B.S. (Marine Biology), Texas A&M University
M.S. (Marine Science), College of William and Mary (VIMS)
Ph. D. (Fisheries Ecology), University of Georgia
I am a broadly trained aquatic ecologist with a principal focus on the behavioral ecology of fishes. My recent research addresses migration strategies, search behavior,
and habitat selection as mediated by chemical information. I am very active in the development of practical, scientifically-sound, and innovative management tools to
control invasive species. I teach or have taught courses on Stream Ecology, Invasion Ecology, and Effective Scientific Presentation.
Stream Ecology (advanced undergraduate)
Principles and Perspectives in Fisheries and Wildlife (graduate)
Invasion Ecology (graduate, special topics)
Slideology - the visual theory of effective PowerPoint presentations in science (graduate seminar)
B.Sc. (Zoology), University of Glasgow
M.Sc. (Fish Development), University of Glasgow
Ph. D. (Evolutionary Ecology), University of Glasgow
My research is directed towards understanding eco-evolutionary processes (e.g., ecological speciation), using lamprey species as model organisms in the United Kingdom and North America. I am also interested in the management of freshwater ecosystems, particularly the conservation of fishes.
B.S. (Biology), B.A. (Psychology), Converse College
M.Sc. (Animal Behavior), University of Exeter
I am investigating how migrating sea lamprey use habitat features and chemical cues to avoid predators when moving through rivers. This information will allow us to
create novel invasive species control methods based on manipulating and exploiting these movement tendencies. I am also interested in generating public interest and
policy through education and outreach. I seek a career creating science-based policy and management strategies for fisheries management and species conservation.
B.S. (Biological Sciences), Colorado State University
I want to use research to answer crucial questions associated with environmental change in aquatic environments, and help integrate research with management to allow policy-makers to find practical solutions to such problems. I will be working with chemists to identify the chemical structure of a natural repellent for the invasive sea lamprey (an alarm cue), and testing those compounds in the lab and field to discover the role of the odor in the life of this organism, and how to use it in invasive species control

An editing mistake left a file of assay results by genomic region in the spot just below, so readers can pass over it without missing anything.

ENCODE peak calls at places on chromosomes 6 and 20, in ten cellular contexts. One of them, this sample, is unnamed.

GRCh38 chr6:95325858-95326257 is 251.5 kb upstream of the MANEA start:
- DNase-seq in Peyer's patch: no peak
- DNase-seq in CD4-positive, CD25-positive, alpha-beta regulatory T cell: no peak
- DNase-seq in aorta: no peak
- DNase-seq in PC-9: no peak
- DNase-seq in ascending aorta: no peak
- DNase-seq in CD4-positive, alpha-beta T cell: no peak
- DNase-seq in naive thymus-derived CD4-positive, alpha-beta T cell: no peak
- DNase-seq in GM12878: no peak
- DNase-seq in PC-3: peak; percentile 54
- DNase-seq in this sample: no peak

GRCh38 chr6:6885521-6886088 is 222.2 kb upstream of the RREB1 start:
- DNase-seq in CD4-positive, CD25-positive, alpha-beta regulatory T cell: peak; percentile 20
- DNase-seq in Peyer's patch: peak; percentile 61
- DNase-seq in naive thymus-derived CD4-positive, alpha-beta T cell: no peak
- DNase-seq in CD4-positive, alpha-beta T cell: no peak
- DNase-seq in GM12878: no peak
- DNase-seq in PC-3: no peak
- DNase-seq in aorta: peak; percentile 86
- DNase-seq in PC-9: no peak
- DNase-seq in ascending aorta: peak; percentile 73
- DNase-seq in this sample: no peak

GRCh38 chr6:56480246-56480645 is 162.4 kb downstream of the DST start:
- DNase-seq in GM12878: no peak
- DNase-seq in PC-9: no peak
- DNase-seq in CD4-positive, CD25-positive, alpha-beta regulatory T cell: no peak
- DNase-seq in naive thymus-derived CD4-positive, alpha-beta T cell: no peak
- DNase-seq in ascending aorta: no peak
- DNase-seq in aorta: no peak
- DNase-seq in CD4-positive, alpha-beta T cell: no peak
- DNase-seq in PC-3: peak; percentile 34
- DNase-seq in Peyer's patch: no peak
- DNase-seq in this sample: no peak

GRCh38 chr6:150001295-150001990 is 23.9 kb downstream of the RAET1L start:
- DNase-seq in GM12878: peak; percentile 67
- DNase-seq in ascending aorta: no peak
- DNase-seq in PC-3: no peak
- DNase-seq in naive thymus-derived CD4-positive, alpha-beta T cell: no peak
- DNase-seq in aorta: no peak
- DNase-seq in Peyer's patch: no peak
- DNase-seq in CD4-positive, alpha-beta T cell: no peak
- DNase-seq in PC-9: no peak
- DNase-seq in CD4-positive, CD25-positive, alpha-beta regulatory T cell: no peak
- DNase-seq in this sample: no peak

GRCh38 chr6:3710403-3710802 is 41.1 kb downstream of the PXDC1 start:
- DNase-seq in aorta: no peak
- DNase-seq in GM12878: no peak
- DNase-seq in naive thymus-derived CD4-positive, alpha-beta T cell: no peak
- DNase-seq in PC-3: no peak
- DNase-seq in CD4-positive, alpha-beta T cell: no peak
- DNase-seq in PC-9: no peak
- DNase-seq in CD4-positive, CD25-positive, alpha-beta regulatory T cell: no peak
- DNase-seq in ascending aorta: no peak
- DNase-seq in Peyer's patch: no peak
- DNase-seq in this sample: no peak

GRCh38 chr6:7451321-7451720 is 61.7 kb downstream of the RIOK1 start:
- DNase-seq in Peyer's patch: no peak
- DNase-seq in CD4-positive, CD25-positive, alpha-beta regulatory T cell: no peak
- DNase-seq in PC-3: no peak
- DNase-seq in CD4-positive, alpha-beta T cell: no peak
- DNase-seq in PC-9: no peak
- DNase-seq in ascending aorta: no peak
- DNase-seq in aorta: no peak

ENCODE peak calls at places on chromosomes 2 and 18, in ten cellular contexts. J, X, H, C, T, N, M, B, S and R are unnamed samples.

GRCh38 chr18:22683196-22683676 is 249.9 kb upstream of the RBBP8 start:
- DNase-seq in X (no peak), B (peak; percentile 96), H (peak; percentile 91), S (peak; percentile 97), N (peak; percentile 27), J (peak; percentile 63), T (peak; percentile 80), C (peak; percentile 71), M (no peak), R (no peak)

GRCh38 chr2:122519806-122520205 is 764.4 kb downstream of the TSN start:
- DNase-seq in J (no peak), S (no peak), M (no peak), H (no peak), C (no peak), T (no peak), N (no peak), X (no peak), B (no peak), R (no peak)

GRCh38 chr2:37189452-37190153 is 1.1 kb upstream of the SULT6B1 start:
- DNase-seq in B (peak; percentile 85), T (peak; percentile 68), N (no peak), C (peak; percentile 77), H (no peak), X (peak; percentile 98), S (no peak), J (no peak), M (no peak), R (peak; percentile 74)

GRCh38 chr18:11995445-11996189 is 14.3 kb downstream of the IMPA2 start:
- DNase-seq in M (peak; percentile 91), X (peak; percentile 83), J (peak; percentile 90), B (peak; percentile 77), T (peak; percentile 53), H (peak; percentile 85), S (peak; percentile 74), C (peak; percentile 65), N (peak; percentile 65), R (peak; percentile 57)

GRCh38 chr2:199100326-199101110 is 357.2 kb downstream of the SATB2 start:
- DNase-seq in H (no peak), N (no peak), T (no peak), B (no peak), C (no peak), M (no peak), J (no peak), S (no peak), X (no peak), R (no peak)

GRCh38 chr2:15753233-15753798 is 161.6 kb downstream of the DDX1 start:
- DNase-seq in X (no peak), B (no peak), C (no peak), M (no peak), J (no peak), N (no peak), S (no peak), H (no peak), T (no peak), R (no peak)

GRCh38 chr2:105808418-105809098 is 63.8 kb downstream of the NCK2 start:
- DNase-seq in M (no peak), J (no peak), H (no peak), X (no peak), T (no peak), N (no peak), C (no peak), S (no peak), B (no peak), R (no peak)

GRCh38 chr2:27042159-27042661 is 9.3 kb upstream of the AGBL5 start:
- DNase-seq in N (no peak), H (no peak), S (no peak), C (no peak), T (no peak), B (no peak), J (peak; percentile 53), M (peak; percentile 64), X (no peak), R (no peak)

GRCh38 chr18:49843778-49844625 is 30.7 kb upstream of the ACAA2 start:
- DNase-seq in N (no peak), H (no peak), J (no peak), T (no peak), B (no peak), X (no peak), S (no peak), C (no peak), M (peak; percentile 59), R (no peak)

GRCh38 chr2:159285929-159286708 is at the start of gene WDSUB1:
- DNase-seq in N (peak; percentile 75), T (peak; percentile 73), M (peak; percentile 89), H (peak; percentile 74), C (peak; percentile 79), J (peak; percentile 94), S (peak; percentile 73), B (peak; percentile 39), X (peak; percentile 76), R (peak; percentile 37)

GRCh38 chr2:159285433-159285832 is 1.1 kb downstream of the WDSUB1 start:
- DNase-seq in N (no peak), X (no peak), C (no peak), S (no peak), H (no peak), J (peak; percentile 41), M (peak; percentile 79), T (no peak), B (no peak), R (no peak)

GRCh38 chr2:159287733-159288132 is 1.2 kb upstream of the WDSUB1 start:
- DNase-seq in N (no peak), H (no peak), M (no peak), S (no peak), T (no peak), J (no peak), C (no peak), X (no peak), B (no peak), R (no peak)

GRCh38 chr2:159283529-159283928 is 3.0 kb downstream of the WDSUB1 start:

Taylor investigated behavioral and survival patterns of the juvenile Sea Lamprey outmigration through novel acoustic telemetry technology. His work showed the efficacy of this technology and provided researchers with guidelines and recommendations for future studies as well as confirmed several behavioral tendencies of Sea Lamprey. He recently completed a fellowship through the U.S Fish and Wildlife Service where he used spatial data to analyze suitable habitat for several listed species in the USFWS's southeastern region. Since graduation, Taylor has spent time traveling, sharing his work at conferences and working on manuscripts.
B.S. (Biochemistry and Biotechnology, emphasis in Chemistry), Minnesota State University Moorhead
I am investigating habituation prevention to a conspecific alarm cue (risk informing compound) in sea lamprey. I am captivated with chemical ecology and understanding
the molecular mechanisms of behavior. My long-term career goal is to receive M.S. and Ph.D. degrees, and to work in academia as a teacher and researcher.
Current Employment: Research Technologist I
Michigan State University
My research is directed towards understanding the chemical communication system used by sea lamprey within riverine environments and how it may be manipulated to alter their migratory routes to improve control strategies. I am also interested in the management of freshwater fisheries, particularly the conservation of large fishes.
Current Employment: Effects of Sea Level Rise Program Manager
National Oceanic & Atmospheric Administration
My research sought to reveal what strategies non-homing fishes (sea lamprey) use to navigate to coastlines, locate river plumes, and to assess the role conspecific odor cues play in migratory search behavior. This interdisciplinary project required a close collaboration with both hydrodynamic and animal movement modelers, and employed 3-D movement analysis via acoustic telemetry.
Current Employment: Assistant Professor
Wichita State University
I investigate how life-history affects the ecology and behavior of animals. While in the ABELab, I worked on projects to determine how sea lamprey respond to risk cues in rivers at different stages of their ontogeny. Working with Mike gave me a wealth of experience in grant writing and played an important role in procuring a Population Biology Program of Excellence postdoctoral fellowship from the University of Nebraska.